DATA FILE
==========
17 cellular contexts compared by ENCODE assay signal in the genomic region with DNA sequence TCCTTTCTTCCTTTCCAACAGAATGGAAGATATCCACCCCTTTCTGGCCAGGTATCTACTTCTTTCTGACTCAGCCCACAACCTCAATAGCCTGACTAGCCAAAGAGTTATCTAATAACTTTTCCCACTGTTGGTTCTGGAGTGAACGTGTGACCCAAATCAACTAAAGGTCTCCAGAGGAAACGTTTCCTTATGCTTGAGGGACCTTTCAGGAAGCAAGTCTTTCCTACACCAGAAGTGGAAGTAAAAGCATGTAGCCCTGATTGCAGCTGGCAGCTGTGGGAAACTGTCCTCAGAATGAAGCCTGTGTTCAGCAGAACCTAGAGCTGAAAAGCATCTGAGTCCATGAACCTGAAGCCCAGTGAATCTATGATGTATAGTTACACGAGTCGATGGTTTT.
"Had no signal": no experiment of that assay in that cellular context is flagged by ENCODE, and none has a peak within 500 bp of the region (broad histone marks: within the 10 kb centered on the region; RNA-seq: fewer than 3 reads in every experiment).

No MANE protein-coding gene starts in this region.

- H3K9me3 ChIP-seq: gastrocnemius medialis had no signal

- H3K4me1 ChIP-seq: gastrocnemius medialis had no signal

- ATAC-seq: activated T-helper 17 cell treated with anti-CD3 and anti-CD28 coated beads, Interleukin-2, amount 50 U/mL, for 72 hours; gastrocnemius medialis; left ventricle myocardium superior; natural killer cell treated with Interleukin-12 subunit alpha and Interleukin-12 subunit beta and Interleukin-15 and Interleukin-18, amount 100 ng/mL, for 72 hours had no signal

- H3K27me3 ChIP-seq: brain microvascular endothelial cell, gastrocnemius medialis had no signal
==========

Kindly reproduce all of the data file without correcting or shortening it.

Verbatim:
17 cellular contexts compared by ENCODE assay signal in the genomic region with DNA sequence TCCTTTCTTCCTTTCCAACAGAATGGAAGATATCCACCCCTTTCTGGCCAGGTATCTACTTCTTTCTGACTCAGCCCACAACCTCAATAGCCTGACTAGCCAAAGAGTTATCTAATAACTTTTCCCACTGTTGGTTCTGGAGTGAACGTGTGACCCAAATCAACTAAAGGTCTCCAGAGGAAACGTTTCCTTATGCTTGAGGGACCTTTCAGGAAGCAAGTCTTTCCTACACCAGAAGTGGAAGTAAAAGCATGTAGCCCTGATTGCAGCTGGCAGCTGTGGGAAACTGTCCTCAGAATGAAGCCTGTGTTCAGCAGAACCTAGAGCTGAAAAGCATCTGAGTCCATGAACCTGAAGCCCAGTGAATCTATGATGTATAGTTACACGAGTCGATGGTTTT.
"Had no signal": no experiment of that assay in that cellular context is flagged by ENCODE, and none has a peak within 500 bp of the region (broad histone marks: within the 10 kb centered on the region; RNA-seq: fewer than 3 reads in every experiment).

No MANE protein-coding gene starts in this region.

- H3K9me3 ChIP-seq: gastrocnemius medialis had no signal

- H3K4me1 ChIP-seq: gastrocnemius medialis had no signal

- ATAC-seq: activated T-helper 17 cell treated with anti-CD3 and anti-CD28 coated beads, Interleukin-2, amount 50 U/mL, for 72 hours; gastrocnemius medialis; left ventricle myocardium superior; natural killer cell treated with Interleukin-12 subunit alpha and Interleukin-12 subunit beta and Interleukin-15 and Interleukin-18, amount 100 ng/mL, for 72 hours had no signal

- H3K27me3 ChIP-seq: brain microvascular endothelial cell, gastrocnemius medialis had no signal